Saturday, September 6 | 10:45 a.m. – 11:45 a.m.
Karen Bush; Indiana Univ., Bloomington, IN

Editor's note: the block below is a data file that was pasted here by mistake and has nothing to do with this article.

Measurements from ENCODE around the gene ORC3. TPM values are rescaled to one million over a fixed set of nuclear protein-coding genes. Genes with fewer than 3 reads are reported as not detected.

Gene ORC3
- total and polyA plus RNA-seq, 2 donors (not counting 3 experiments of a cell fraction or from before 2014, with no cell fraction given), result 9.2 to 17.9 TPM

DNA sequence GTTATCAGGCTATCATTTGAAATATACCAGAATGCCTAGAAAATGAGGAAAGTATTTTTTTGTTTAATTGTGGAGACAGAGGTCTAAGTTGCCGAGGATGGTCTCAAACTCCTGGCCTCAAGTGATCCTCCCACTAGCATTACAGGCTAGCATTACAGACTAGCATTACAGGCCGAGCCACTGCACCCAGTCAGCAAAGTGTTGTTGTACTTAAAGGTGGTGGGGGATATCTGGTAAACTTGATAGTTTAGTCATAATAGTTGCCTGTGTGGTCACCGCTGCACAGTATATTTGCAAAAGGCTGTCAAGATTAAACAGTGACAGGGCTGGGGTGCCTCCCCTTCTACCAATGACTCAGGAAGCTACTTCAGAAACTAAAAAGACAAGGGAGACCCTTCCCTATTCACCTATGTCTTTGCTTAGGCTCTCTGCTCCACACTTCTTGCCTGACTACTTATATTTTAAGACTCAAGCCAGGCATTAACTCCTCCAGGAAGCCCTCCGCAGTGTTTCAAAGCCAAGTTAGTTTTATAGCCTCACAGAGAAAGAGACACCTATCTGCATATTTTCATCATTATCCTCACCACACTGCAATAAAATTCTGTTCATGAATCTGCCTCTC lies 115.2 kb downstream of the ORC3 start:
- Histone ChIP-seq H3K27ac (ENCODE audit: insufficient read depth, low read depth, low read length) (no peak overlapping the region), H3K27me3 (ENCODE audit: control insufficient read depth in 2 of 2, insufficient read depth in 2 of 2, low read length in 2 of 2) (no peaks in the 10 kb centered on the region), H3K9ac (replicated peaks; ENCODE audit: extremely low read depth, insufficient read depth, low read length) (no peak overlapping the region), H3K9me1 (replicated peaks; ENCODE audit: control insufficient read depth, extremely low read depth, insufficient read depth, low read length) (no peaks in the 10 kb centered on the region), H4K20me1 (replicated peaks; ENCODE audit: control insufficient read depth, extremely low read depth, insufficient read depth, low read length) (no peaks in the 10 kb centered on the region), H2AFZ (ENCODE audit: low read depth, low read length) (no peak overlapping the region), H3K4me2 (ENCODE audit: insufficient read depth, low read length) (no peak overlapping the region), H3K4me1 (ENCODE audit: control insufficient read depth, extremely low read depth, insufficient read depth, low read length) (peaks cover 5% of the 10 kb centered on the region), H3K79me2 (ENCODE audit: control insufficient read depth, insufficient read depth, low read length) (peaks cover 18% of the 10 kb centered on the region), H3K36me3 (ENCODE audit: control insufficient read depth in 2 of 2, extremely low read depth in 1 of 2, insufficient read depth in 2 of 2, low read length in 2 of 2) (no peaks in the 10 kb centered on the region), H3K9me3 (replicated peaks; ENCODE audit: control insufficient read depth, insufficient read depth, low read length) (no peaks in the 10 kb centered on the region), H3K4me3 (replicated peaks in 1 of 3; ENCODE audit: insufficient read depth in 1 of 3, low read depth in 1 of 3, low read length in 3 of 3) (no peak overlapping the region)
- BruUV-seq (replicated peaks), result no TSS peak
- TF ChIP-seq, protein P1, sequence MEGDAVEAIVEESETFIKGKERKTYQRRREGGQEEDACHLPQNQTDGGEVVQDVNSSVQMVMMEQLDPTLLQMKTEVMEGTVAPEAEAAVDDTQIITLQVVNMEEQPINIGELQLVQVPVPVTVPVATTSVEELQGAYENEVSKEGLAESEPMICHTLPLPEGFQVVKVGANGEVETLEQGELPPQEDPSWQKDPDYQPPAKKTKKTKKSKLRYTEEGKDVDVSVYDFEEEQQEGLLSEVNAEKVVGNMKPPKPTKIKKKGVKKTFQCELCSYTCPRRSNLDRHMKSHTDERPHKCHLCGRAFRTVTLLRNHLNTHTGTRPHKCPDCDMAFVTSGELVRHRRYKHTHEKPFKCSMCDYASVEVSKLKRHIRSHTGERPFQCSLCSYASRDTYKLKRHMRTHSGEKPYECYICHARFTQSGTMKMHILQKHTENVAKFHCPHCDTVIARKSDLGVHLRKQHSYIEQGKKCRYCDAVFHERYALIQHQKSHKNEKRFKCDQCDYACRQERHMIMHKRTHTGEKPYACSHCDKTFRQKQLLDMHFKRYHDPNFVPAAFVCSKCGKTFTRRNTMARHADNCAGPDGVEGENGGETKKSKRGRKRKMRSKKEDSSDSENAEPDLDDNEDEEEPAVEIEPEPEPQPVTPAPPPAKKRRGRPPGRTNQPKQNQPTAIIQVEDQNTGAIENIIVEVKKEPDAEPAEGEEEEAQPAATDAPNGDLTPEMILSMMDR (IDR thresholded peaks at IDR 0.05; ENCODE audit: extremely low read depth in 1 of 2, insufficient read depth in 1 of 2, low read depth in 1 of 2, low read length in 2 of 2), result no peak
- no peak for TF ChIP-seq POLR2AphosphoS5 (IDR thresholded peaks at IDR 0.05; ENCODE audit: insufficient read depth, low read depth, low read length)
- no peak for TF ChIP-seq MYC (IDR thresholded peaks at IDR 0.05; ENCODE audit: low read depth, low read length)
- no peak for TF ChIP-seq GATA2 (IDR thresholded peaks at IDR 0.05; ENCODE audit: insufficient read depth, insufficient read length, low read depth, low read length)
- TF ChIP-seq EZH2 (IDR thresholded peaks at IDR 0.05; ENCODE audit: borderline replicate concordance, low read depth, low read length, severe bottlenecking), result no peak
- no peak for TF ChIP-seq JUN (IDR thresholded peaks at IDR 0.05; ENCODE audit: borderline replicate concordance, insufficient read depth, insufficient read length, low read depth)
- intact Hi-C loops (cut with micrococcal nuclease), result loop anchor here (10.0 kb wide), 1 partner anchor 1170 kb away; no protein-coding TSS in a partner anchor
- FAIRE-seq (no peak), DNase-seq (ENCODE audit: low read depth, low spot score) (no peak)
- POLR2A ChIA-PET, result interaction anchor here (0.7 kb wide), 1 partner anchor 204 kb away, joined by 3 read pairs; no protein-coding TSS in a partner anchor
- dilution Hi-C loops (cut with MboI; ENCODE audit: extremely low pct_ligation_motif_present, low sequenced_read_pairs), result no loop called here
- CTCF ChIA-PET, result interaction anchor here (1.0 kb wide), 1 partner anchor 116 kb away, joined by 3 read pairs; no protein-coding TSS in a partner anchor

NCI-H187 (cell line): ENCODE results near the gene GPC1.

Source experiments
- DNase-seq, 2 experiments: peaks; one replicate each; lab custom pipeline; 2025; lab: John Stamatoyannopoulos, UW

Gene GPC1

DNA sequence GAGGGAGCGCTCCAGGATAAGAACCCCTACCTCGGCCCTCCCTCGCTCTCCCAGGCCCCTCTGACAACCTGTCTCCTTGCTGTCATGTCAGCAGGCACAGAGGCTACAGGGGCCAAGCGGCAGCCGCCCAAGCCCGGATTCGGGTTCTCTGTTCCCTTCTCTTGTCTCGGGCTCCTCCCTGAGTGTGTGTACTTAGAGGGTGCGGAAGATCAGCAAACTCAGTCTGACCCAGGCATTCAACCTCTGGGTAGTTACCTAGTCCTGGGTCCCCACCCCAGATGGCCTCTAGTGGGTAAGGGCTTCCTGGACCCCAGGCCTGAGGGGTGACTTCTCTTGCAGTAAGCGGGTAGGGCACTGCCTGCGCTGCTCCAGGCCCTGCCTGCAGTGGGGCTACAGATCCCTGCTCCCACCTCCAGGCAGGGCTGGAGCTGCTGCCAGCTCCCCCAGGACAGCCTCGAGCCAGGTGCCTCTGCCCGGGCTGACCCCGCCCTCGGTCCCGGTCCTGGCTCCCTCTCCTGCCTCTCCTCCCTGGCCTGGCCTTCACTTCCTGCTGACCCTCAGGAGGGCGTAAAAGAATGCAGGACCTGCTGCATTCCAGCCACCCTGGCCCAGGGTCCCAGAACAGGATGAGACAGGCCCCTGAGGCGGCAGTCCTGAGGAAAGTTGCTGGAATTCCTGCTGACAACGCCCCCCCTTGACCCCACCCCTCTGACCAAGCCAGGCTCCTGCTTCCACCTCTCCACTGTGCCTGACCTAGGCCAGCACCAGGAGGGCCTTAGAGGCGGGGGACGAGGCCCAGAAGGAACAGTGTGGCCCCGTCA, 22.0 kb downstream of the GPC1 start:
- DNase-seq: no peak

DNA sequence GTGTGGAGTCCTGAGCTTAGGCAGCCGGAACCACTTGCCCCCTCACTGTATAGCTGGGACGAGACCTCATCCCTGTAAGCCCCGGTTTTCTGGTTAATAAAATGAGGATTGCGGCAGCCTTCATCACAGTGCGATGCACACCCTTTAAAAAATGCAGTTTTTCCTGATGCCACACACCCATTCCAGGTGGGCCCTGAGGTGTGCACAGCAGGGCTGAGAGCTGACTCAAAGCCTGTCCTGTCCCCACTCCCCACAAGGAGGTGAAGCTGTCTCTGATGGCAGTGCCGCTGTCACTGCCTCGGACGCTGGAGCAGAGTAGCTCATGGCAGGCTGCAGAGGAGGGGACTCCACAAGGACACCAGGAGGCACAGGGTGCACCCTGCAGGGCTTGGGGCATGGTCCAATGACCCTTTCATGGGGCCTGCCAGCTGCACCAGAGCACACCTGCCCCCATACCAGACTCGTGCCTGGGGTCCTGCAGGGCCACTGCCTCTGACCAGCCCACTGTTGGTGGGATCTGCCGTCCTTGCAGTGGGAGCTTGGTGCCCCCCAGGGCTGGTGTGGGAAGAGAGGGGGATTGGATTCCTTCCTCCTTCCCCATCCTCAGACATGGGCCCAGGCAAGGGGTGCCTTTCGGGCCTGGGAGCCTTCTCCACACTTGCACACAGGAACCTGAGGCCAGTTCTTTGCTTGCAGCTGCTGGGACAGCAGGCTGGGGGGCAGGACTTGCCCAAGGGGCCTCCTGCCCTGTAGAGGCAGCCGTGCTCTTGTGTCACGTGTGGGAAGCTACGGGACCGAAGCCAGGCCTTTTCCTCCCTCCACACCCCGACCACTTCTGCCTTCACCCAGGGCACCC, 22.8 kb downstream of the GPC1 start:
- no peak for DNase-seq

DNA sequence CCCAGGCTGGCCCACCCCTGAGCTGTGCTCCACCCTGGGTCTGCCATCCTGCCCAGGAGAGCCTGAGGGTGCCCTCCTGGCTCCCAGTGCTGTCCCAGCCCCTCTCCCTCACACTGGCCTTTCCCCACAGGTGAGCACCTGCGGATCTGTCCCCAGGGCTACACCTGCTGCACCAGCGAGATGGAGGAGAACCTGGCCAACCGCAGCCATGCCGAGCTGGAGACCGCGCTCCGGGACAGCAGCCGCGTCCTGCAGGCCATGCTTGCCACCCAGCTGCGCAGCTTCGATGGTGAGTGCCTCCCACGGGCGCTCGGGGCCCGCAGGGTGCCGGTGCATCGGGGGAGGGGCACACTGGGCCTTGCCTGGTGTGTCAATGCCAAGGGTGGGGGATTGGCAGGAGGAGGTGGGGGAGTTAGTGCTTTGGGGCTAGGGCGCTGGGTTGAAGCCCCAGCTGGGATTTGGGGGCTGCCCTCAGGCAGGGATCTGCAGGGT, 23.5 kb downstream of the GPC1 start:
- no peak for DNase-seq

Beta-Lactamases are the major cause for resistance to the beta-lactam antibiotics in Gram-Negative bacteria. These ancient enzymes that are assumed to have originated from the penicillin-binding proteins now include over 1500 unique, naturally-occurring enzymes with a broad spectrum of hydrolytic activity. Among the most infamous of these enzymes are the TEM family of enzymes that was responsible for the loss of single dose penicillin therapy for treatment of gonorrhea in the 1970s and the carbapenemases that have contributed to the loss of empiric beta-lactam therapy to treat serious infections caused by Gram-negative pathogens. Enzymes such as NDM-1 and KPC-3 have become notorious threats by defying our antibiotic armamentarium, as detailed both in the scientific literature and the public media. The widespread influence and impacts of beta-lactamases have driven antibiotic drug discovery over the past five decades, and are responsible for the introduction of some of our most effective antibacterial agents. The close interrelationship between beta-lactam development and beta-lactamase evolution will be explored in some detail.